Cory was a late developer, leaving school with few qualifications and working in a homewares store before deciding to go back to college and eventually pursue a passion for robotics. He ended up with a doctorate in electrical engineering and computer science from the Massachussetts Institite of Technology, one of the USA’s top universities.
His PhD thesis looked at one of the thorniest control problems in the field of unmanned air vehicles. Specifically, he wanted to design a robot to “fly as autonomously and gracefully as a real bird”. He recalls: “The thought of building an autonomous robotic bird completely fascinated me and I ran with the idea. It eventually earned me the award.”
Cory says “receiving the award was an incredible honour, which provided the opportunity for me to network with Boeing leaders and learn about the number of exciting programmes in unmanned systems. I received recognition from one of the leading companies in aerospace and it opened opportunities for me in both the aviation and robotics industries.”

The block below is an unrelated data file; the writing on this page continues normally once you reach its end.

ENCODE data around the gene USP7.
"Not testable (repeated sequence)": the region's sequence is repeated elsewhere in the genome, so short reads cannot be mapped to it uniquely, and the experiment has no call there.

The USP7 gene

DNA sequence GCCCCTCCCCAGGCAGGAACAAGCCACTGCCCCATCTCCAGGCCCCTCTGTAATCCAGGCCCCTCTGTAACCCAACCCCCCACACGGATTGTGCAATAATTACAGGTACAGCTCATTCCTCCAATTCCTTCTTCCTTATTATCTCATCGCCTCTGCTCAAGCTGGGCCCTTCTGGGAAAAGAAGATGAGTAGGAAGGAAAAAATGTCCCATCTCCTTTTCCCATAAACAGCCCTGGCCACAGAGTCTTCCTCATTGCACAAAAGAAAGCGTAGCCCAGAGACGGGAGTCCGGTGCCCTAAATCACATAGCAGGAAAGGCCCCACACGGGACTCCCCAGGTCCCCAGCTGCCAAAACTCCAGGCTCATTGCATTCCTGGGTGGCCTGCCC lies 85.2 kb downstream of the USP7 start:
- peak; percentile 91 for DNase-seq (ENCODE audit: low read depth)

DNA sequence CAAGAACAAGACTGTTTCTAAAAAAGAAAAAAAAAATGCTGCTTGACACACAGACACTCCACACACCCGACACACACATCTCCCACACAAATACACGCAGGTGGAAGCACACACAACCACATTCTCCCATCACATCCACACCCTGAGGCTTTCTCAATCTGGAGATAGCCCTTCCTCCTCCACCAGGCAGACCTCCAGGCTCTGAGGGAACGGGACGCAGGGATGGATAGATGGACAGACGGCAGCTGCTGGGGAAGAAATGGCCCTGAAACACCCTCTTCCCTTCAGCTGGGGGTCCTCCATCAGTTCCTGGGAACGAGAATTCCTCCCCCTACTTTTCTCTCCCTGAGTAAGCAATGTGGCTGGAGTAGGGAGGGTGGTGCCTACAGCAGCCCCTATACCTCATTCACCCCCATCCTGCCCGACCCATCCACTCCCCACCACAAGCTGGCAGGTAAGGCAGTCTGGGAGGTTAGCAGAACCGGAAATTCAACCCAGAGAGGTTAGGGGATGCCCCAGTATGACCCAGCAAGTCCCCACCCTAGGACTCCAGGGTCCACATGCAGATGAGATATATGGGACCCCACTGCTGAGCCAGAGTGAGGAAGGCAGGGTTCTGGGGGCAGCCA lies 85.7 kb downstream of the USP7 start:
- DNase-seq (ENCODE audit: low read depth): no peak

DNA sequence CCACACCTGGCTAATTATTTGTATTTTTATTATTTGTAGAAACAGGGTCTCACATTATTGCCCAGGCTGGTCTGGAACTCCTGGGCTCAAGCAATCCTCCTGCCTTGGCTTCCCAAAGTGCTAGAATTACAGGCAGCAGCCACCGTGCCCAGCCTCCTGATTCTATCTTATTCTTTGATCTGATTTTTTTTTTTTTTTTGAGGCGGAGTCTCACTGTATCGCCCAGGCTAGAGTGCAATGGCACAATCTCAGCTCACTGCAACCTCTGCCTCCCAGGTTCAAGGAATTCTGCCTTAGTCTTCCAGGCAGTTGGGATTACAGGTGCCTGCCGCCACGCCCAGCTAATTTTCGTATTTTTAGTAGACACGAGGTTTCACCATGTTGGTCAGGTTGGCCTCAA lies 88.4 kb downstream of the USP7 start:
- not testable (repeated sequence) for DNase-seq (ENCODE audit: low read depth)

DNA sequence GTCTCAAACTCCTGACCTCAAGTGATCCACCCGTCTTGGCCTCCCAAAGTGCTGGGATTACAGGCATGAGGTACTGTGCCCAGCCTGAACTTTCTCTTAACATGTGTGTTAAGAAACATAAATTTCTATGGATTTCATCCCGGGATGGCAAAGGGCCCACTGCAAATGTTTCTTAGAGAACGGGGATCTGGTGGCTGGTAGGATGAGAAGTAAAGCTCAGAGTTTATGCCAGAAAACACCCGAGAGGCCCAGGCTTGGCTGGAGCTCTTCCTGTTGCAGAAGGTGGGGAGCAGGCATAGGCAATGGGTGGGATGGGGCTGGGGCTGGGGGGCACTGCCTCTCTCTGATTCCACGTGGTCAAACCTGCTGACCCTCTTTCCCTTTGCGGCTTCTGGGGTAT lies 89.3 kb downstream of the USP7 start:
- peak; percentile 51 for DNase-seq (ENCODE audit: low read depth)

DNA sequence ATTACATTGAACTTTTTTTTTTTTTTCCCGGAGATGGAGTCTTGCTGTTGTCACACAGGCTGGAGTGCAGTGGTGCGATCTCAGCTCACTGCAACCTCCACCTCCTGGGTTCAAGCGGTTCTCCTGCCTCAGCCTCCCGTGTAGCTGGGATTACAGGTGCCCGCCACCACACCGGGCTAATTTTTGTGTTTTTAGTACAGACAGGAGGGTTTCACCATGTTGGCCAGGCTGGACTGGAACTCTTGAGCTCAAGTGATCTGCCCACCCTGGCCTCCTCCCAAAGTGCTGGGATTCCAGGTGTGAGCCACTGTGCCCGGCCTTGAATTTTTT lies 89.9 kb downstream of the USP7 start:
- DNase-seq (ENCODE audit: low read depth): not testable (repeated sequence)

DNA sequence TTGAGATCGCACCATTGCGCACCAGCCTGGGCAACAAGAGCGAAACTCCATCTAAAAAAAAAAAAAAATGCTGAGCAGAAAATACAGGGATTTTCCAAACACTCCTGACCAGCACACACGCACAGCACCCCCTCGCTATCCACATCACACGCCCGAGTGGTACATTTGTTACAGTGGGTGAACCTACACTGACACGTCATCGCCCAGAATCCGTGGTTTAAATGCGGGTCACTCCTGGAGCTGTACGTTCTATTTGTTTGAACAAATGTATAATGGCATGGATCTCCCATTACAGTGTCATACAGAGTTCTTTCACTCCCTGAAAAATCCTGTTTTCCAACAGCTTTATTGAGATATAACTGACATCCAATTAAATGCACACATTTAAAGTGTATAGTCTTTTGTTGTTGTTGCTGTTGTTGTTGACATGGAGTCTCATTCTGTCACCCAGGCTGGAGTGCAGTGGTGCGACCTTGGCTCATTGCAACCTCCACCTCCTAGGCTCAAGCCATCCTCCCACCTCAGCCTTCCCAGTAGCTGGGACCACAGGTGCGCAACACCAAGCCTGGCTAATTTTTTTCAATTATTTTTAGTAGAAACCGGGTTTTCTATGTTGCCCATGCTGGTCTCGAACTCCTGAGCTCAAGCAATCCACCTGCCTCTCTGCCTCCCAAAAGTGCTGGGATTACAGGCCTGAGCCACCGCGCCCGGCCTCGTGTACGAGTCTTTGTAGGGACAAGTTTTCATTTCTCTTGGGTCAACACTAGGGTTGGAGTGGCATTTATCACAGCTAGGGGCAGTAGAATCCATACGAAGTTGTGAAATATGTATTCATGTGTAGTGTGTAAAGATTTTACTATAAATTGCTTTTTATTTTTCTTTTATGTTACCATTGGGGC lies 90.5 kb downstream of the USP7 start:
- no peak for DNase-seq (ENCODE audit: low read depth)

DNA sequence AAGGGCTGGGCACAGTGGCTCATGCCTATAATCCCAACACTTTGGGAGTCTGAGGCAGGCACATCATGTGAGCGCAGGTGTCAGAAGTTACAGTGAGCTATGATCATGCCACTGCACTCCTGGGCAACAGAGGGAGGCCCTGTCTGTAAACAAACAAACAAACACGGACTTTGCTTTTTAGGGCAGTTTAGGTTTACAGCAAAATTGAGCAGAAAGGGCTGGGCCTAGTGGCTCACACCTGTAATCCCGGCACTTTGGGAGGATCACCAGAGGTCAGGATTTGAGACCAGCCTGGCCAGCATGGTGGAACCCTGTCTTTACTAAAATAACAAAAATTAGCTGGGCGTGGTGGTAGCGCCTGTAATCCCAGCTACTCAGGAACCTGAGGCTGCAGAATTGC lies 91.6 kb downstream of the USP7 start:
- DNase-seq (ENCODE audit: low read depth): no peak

Since the award, Cory has graduated and taken up a position not in aerospace but for Walt Disney Imagineering Research in California as a postdoctoral researcher. “I’m working on new technologies for entertainment robotics, including flight, which will ultimately serve as new entertainment experiences for Disney parks around the world,” he says.
He says the Boeing award has significantly enhanced his career prospects and self-confidence: “As a graduate student, the recognition that this award can bring and the feeling of knowing your work has the potential to influence your field of research in the long term is priceless; not to mention the added benefit of getting the opportunity to personally connect with industry experts at one of the most exciting events in aviation. I would highly encourage students to enter the competition and take advantage of the many opportunities this award can bring.”